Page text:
There is still, of course, much unfinished business in the transition, including the question of the role of General Pinochet as commander-in-chief of the army. Most opposition politicians take for granted that Pinochet will not enjoy being merely one general among others, biding his time in the antechamber of the civilian defense minister, or haggling with congressional committees over the army budget. Pinochet is a proud and sensitive man, a typical lower-middle-class Chilean whose greatest fear is that people will laugh at him. He has already sustained an enormous blow to his prestige by losing the plebiscite, and his capacity to dominate the news has diminished accordingly. Most Chileans now regard him with a combination of fear and contempt; the optimists among them imagine that soon the military will see that their own corporate interests lie in different leadership, and perhaps the elderly general—he will be 76 by the time the transition is completed—will see that his own interests require a discreet retirement. Human rights activists would naturally like to call the general to account for his misdeeds (which are many), but political realists wonder out loud if the dictator’s impunity may not be the price the country will have to pay for a politically quiescent military.

Apart from the person of Pinochet, the major question before the political community is the Constitution of 1980—or rather, certain restrictive features which have made it unacceptable to the opposition. Since Pinochet’s defeat in the plebiscite, the political geography has shifted somewhat, and now both government and opposition find reason to make changes in the document. On June 1, Pinochet announced some of these alterations, which include a reduction of the presidential term from eight to four years; an increase in the number of elected (as opposed to appointed) senators; a revision of Article 8, which allowed the government to proscribe candidates for reasons of ideology; and most important of all, a liberalization of the terms under which the charter itself can be amended in the future.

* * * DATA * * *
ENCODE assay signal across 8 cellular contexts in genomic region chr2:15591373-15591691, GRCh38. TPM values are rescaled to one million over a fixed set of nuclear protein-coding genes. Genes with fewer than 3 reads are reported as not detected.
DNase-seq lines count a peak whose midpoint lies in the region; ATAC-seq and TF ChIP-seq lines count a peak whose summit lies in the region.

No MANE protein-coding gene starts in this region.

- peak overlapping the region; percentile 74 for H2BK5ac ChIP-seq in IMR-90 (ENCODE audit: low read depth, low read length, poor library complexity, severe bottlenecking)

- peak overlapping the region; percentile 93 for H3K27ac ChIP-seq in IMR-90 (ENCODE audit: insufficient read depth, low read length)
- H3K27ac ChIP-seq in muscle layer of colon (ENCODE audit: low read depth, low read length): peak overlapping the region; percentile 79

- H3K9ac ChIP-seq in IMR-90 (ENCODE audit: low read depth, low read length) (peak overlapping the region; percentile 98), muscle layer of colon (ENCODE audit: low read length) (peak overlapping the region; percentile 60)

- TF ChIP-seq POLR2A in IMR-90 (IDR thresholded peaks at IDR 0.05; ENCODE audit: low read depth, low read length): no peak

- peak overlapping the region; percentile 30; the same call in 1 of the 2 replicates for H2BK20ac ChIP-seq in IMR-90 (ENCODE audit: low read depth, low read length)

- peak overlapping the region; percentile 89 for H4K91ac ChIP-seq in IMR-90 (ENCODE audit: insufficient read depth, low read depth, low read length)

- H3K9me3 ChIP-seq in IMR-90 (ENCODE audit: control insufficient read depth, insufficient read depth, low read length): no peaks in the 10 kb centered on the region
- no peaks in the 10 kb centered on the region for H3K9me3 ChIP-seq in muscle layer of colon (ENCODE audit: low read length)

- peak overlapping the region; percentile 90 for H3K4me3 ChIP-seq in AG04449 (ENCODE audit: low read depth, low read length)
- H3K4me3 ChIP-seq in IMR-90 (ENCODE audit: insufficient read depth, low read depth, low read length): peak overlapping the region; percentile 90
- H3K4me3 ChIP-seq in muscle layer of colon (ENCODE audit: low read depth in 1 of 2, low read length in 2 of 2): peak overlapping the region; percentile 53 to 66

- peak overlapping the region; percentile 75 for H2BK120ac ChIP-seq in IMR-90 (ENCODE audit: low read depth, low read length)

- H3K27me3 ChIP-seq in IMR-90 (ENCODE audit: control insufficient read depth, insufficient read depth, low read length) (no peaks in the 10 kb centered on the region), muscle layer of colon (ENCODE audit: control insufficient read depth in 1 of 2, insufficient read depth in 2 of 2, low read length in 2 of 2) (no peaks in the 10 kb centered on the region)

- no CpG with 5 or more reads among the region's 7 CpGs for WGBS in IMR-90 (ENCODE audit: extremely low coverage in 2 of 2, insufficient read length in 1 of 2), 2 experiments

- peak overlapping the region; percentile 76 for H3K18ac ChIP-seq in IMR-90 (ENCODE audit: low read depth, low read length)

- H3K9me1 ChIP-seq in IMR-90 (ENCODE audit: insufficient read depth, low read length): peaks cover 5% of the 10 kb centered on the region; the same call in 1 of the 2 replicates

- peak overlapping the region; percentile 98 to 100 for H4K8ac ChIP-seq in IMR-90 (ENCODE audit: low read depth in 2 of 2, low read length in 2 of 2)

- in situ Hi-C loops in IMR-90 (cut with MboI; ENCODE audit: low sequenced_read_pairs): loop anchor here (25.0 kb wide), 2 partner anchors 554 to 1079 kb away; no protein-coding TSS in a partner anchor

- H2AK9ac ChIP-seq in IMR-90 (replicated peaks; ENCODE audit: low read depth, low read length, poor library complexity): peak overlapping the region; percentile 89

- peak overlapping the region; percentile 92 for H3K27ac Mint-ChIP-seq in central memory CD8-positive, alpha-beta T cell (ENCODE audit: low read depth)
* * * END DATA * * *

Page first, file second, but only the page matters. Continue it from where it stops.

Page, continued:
One particular change—the halving of the length of the presidential term—serves Pinochet’s interest as much or more as the opposition’s. (He remains convinced that after four years the electorate will see the error of its ways and return him to power.) But the others clearly address themselves to the concerns of the opposition, particularly those pertaining to pluralism and future changes to the Constitution. This suggests, among other things, that the victory of the opposition was even greater last year than many thought and that the armed forces have clearly inclined Pinochet’s hand further than would otherwise be the case. If that is so, then Chile would seem well launched upon an adventure in consensus which could conceivably produce the most impressive result in the region. The ultimate result, however, will depend largely upon how the various actors—civilians and military, government and opposition, left and right—discipline their own forces, and learn how to listen to each other.


  • Mark Falcoff

    Mark Falcoff is an American scholar and policy consultant who has worked with a number of important think tanks, such as the American Enterprise Institute (AEI), the Hoover Institution, and the Council on Foreign Relations.